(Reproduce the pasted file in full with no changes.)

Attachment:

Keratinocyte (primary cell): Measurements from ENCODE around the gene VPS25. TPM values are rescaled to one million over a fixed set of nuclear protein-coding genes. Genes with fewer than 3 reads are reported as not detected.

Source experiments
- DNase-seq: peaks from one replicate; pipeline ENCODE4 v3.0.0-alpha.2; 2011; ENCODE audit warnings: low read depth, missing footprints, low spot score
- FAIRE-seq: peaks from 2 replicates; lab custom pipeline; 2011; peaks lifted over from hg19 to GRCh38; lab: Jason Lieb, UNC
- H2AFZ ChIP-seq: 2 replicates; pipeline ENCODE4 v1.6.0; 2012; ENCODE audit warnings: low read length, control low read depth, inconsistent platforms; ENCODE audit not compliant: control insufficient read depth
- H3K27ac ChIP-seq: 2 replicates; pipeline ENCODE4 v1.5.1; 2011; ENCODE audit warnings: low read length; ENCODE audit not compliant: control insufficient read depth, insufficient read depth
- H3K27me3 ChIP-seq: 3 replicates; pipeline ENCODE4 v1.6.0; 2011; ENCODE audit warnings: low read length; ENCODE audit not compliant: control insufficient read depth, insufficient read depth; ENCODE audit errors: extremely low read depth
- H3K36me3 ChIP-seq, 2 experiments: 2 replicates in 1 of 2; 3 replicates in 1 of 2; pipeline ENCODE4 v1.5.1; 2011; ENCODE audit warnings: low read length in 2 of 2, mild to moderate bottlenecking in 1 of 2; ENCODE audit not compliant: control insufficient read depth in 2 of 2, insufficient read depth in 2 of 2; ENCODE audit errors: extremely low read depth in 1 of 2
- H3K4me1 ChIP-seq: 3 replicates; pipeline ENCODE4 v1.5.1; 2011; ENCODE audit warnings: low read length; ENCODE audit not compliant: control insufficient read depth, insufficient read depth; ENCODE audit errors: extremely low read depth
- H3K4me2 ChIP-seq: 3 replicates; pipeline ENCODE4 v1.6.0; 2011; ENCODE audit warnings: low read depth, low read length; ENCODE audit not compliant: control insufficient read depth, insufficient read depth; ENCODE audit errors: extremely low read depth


Keratinocyte (primary cell): Measurements from ENCODE around the gene VPS25. TPM values are rescaled to one million over a fixed set of nuclear protein-coding genes. Genes with fewer than 3 reads are reported as not detected.

Source experiments
- DNase-seq: peaks from one replicate; pipeline ENCODE4 v3.0.0-alpha.2; 2011; ENCODE audit warnings: low read depth, missing footprints, low spot score
- FAIRE-seq: peaks from 2 replicates; lab custom pipeline; 2011; peaks lifted over from hg19 to GRCh38; lab: Jason Lieb, UNC
- H2AFZ ChIP-seq: 2 replicates; pipeline ENCODE4 v1.6.0; 2012; ENCODE audit warnings: low read length, control low read depth, inconsistent platforms; ENCODE audit not compliant: control insufficient read depth
- H3K27ac ChIP-seq: 2 replicates; pipeline ENCODE4 v1.5.1; 2011; ENCODE audit warnings: low read length; ENCODE audit not compliant: control insufficient read depth, insufficient read depth
- H3K27me3 ChIP-seq: 3 replicates; pipeline ENCODE4 v1.6.0; 2011; ENCODE audit warnings: low read length; ENCODE audit not compliant: control insufficient read depth, insufficient read depth; ENCODE audit errors: extremely low read depth
- H3K36me3 ChIP-seq, 2 experiments: 2 replicates in 1 of 2; 3 replicates in 1 of 2; pipeline ENCODE4 v1.5.1; 2011; ENCODE audit warnings: low read length in 2 of 2, mild to moderate bottlenecking in 1 of 2; ENCODE audit not compliant: control insufficient read depth in 2 of 2, insufficient read depth in 2 of 2; ENCODE audit errors: extremely low read depth in 1 of 2
- H3K4me1 ChIP-seq: 3 replicates; pipeline ENCODE4 v1.5.1; 2011; ENCODE audit warnings: low read length; ENCODE audit not compliant: control insufficient read depth, insufficient read depth; ENCODE audit errors: extremely low read depth
- H3K4me2 ChIP-seq: 3 replicates; pipeline ENCODE4 v1.6.0; 2011; ENCODE audit warnings: low read depth, low read length; ENCODE audit not compliant: control insufficient read depth, insufficient read depth; ENCODE audit errors: extremely low read depth